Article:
As an alternative, employers could put in place facilities that enable employees to listen to (or watch) games online on work or personal devices. Employers should anticipate an increase in the use of social media sites, or an increase in website usage, during the FIFA World Cup. Employees should be reminded of any policies or procedures dealing with web use in the workplace and it should be made clear what is or isn’t acceptable.
Remember, if you are planning on screening any matches live during the FIFA World Cup (or listening to the commentary on the radio), you may need to check you have the correct TV Licence or PRS Licence in place. Sorry for ruining the fun!
The key to successfully managing employees during the FIFA World Cup is to ensure that whatever measures an employer decides to implement, these are clearly communicated to all staff. It is also advisable to remind employees that turning up to work drunk, or so hung-over they are incapable of carrying out their duties, will be considered a disciplinary offence and that levels of sickness absence will be closely monitored for the duration of the FIFA World Cup.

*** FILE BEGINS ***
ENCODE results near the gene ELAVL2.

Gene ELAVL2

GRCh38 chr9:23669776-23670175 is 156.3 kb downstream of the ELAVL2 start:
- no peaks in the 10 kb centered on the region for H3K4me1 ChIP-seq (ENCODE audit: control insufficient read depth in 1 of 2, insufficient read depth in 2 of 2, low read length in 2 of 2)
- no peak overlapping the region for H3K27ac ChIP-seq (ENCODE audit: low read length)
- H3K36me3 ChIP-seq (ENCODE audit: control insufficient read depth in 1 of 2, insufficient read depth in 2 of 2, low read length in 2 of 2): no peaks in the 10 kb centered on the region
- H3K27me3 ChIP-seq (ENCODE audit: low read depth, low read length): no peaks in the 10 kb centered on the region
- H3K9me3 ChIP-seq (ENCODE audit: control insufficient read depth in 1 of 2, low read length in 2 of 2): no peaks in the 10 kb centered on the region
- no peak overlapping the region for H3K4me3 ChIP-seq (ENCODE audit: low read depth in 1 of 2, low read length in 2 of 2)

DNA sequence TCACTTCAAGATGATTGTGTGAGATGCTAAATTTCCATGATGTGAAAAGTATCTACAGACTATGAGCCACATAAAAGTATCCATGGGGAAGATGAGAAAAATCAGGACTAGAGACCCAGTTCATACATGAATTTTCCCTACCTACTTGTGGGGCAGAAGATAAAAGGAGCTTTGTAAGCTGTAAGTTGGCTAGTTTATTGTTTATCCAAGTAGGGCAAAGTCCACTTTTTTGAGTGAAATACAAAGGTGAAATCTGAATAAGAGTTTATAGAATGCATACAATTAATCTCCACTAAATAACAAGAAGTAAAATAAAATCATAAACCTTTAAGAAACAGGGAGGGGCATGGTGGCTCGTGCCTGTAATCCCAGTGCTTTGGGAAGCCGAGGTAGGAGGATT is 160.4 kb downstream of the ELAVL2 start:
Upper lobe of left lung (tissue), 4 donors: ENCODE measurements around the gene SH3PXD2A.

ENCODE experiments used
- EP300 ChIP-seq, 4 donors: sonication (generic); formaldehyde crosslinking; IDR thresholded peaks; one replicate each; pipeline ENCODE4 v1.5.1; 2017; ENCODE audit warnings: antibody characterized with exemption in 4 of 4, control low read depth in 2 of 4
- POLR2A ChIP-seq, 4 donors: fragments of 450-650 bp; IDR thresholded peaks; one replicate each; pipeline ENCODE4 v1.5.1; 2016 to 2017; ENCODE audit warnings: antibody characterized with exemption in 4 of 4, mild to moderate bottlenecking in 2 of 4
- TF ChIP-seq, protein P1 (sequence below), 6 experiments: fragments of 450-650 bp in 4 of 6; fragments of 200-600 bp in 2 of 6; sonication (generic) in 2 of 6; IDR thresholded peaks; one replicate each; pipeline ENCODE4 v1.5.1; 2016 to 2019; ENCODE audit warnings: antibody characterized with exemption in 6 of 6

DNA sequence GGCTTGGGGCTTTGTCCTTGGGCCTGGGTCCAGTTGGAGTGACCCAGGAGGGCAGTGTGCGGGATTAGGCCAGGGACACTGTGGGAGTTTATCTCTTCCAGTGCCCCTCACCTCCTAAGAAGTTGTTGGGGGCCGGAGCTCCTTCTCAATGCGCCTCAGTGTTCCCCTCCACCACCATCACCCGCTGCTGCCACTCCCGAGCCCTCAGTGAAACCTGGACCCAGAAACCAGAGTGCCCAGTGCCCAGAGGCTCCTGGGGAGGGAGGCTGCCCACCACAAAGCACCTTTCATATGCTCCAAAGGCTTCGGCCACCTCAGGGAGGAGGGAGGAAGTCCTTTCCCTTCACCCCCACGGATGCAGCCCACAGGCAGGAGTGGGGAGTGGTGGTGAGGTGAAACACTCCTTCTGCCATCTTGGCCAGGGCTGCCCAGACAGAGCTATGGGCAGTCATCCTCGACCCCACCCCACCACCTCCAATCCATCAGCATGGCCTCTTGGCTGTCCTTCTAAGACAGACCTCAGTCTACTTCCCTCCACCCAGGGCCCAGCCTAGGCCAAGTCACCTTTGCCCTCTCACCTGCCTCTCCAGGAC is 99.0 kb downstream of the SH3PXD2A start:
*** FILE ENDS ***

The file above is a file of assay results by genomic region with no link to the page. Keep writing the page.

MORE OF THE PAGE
Ultimately employees have no 'legal right' to take time off work to watch football matches and it is for the employer to decide how flexible they want to be.
Football is an inclusive game, so this is a great opportunity for everyone (including ‘non-football fans’) to get behind their country (or adopted country) during the competition – encouraging staff to enjoy the spectacle of the FIFA World Cup will hopefully help boost morale. If it’s not too late, why not introduce a sweepstake for a bit of fun at work?
And who knows, football might actually be coming home this Christmas!